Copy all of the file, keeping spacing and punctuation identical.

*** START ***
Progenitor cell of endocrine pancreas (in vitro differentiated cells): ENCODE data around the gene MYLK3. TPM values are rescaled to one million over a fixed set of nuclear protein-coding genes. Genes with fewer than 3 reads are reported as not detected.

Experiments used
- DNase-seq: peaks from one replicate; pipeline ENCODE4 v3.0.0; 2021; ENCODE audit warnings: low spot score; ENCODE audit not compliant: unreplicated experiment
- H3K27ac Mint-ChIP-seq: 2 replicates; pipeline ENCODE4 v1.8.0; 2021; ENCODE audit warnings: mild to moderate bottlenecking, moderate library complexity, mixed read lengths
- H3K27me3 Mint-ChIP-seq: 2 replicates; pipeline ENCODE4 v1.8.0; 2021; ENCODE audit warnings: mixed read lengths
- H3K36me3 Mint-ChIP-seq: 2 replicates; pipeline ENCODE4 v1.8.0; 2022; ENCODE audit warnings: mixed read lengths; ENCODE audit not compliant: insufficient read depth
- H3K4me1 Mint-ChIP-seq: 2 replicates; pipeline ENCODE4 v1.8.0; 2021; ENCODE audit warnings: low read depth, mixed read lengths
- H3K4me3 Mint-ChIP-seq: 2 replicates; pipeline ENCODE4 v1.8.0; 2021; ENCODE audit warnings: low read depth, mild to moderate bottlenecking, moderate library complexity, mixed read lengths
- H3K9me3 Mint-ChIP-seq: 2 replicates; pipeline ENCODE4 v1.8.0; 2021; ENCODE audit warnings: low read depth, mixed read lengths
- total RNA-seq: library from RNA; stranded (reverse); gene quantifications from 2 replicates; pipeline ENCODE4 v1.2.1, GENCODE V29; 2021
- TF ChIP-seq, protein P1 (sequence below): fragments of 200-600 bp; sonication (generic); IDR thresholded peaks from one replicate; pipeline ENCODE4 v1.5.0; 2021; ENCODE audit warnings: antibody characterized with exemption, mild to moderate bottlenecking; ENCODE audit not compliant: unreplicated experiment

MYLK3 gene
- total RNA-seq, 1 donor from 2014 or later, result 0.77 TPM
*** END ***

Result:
Progenitor cell of endocrine pancreas (in vitro differentiated cells): ENCODE data around the gene MYLK3. TPM values are rescaled to one million over a fixed set of nuclear protein-coding genes. Genes with fewer than 3 reads are reported as not detected.

Experiments used
- DNase-seq: peaks from one replicate; pipeline ENCODE4 v3.0.0; 2021; ENCODE audit warnings: low spot score; ENCODE audit not compliant: unreplicated experiment
- H3K27ac Mint-ChIP-seq: 2 replicates; pipeline ENCODE4 v1.8.0; 2021; ENCODE audit warnings: mild to moderate bottlenecking, moderate library complexity, mixed read lengths
- H3K27me3 Mint-ChIP-seq: 2 replicates; pipeline ENCODE4 v1.8.0; 2021; ENCODE audit warnings: mixed read lengths
- H3K36me3 Mint-ChIP-seq: 2 replicates; pipeline ENCODE4 v1.8.0; 2022; ENCODE audit warnings: mixed read lengths; ENCODE audit not compliant: insufficient read depth
- H3K4me1 Mint-ChIP-seq: 2 replicates; pipeline ENCODE4 v1.8.0; 2021; ENCODE audit warnings: low read depth, mixed read lengths
- H3K4me3 Mint-ChIP-seq: 2 replicates; pipeline ENCODE4 v1.8.0; 2021; ENCODE audit warnings: low read depth, mild to moderate bottlenecking, moderate library complexity, mixed read lengths
- H3K9me3 Mint-ChIP-seq: 2 replicates; pipeline ENCODE4 v1.8.0; 2021; ENCODE audit warnings: low read depth, mixed read lengths
- total RNA-seq: library from RNA; stranded (reverse); gene quantifications from 2 replicates; pipeline ENCODE4 v1.2.1, GENCODE V29; 2021
- TF ChIP-seq, protein P1 (sequence below): fragments of 200-600 bp; sonication (generic); IDR thresholded peaks from one replicate; pipeline ENCODE4 v1.5.0; 2021; ENCODE audit warnings: antibody characterized with exemption, mild to moderate bottlenecking; ENCODE audit not compliant: unreplicated experiment

MYLK3 gene
- total RNA-seq, 1 donor from 2014 or later, result 0.77 TPM